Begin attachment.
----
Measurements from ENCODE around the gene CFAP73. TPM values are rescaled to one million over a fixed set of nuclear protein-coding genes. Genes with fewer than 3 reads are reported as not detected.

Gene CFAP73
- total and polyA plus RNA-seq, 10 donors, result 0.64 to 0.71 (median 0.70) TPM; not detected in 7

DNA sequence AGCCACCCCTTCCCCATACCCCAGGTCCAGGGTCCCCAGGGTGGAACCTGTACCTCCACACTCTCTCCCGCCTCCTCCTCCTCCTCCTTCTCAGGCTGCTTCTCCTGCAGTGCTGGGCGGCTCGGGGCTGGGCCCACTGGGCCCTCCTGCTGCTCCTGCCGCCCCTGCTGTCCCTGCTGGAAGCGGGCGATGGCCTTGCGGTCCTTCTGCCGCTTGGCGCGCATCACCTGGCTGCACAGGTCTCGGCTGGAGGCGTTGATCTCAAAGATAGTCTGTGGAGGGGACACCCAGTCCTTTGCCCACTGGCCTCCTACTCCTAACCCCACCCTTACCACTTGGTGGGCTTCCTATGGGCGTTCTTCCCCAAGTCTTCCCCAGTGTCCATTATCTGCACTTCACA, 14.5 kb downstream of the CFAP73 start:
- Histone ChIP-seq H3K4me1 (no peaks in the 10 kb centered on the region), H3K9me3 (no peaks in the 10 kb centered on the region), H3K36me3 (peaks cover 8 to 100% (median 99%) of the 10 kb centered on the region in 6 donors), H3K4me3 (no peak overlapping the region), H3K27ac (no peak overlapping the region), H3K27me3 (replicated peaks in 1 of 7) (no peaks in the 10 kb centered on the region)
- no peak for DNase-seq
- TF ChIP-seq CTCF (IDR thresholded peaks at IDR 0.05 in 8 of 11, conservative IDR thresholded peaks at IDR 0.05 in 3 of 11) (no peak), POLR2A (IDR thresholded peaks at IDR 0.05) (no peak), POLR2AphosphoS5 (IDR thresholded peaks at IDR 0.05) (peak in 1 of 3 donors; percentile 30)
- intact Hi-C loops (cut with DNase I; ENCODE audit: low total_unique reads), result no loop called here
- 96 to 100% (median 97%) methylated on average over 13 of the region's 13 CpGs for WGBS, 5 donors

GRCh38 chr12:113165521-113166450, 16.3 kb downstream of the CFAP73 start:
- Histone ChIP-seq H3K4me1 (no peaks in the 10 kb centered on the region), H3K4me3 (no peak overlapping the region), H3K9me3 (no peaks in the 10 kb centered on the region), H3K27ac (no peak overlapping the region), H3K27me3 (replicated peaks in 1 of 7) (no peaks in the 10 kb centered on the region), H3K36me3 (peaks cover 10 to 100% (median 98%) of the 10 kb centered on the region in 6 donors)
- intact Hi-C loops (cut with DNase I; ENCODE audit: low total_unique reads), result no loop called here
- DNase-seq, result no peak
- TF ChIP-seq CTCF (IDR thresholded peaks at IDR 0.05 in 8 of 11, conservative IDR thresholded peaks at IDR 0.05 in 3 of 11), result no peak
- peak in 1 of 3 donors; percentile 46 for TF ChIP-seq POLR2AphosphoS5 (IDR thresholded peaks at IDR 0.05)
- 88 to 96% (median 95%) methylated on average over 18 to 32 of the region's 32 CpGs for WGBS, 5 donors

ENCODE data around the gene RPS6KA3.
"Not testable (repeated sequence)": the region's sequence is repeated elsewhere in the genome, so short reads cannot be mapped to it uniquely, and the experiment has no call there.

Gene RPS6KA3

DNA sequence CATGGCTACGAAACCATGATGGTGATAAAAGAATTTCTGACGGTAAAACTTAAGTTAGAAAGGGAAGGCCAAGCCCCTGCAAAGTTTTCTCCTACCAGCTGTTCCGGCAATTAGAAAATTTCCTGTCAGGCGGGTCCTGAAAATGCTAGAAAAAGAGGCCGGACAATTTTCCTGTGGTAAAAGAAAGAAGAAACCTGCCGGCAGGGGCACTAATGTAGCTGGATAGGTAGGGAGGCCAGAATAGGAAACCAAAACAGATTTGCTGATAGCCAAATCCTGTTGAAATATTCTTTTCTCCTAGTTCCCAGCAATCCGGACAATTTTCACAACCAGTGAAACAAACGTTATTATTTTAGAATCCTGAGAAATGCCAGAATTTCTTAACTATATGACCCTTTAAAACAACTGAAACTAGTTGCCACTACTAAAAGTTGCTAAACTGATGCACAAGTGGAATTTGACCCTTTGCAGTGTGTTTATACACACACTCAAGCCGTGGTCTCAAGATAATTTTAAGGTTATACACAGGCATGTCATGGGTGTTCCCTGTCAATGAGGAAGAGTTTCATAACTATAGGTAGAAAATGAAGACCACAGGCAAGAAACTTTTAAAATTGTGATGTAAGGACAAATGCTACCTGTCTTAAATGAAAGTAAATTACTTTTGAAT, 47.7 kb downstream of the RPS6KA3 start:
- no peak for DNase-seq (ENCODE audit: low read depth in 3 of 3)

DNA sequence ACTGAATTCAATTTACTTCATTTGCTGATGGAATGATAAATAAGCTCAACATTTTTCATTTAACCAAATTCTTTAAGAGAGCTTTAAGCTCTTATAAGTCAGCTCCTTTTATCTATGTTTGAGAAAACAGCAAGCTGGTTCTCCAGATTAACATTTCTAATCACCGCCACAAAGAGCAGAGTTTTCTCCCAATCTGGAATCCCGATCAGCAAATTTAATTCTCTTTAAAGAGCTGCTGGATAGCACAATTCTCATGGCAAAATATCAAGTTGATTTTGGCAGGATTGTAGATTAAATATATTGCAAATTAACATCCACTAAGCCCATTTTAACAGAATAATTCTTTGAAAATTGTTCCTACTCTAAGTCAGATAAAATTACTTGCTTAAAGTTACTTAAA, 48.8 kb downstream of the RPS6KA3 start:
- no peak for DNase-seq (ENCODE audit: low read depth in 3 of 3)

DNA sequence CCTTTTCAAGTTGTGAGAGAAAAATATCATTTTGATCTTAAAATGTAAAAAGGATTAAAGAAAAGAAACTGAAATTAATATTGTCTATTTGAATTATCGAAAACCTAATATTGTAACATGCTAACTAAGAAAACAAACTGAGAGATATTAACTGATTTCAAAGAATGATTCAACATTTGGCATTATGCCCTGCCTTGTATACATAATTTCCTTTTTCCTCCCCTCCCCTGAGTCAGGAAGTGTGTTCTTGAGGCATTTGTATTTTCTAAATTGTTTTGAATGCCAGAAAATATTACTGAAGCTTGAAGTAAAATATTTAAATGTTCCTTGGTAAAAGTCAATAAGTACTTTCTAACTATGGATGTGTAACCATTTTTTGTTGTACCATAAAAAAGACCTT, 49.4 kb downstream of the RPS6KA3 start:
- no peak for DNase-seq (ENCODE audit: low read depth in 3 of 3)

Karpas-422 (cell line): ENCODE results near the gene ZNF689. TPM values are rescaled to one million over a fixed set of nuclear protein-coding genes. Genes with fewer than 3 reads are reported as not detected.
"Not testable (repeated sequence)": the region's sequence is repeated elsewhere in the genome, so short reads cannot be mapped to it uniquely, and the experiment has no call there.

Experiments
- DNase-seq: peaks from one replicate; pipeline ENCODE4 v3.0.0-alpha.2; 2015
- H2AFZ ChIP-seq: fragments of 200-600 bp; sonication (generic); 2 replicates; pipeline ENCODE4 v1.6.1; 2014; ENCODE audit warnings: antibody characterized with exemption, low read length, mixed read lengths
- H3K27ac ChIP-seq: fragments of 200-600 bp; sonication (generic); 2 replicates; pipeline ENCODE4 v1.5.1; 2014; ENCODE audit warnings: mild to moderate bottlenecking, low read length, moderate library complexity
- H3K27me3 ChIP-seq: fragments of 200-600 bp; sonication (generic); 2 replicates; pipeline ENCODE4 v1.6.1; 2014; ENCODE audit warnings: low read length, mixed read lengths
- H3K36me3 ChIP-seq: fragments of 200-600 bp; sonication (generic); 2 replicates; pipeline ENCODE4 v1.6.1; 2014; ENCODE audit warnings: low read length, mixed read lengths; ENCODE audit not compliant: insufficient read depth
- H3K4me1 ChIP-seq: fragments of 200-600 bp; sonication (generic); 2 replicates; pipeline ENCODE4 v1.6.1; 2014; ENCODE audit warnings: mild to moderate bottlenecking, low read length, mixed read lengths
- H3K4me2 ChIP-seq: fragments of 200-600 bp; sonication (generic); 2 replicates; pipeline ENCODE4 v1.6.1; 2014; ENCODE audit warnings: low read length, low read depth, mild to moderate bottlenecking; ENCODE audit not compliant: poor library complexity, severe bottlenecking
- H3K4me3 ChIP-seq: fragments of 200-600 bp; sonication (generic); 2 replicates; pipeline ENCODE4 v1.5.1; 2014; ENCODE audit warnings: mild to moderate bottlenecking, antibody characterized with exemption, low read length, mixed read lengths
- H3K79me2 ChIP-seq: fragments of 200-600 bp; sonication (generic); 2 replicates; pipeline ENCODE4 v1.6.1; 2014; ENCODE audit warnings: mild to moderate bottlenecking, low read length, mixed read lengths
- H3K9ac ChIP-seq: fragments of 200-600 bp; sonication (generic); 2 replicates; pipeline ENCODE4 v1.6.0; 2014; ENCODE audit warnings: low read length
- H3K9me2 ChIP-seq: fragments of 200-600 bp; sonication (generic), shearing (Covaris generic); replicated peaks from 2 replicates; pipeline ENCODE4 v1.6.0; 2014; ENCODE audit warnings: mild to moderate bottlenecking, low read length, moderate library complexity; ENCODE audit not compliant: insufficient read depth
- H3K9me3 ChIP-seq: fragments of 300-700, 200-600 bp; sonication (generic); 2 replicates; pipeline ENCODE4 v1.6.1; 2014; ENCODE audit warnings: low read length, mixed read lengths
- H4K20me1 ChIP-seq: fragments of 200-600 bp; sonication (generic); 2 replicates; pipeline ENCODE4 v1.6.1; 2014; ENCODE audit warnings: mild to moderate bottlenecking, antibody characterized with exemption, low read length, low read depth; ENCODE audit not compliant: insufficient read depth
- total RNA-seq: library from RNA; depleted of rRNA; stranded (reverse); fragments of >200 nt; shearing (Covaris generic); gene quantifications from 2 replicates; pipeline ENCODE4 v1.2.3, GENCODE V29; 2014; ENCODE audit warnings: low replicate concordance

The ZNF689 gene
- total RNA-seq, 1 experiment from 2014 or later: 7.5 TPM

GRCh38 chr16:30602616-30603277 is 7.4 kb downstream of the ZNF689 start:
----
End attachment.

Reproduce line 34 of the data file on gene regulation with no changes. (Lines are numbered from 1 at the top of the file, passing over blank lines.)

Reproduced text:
- H3K4me1 ChIP-seq: fragments of 200-600 bp; sonication (generic); 2 replicates; pipeline ENCODE4 v1.6.1; 2014; ENCODE audit warnings: mild to moderate bottlenecking, low read length, mixed read lengths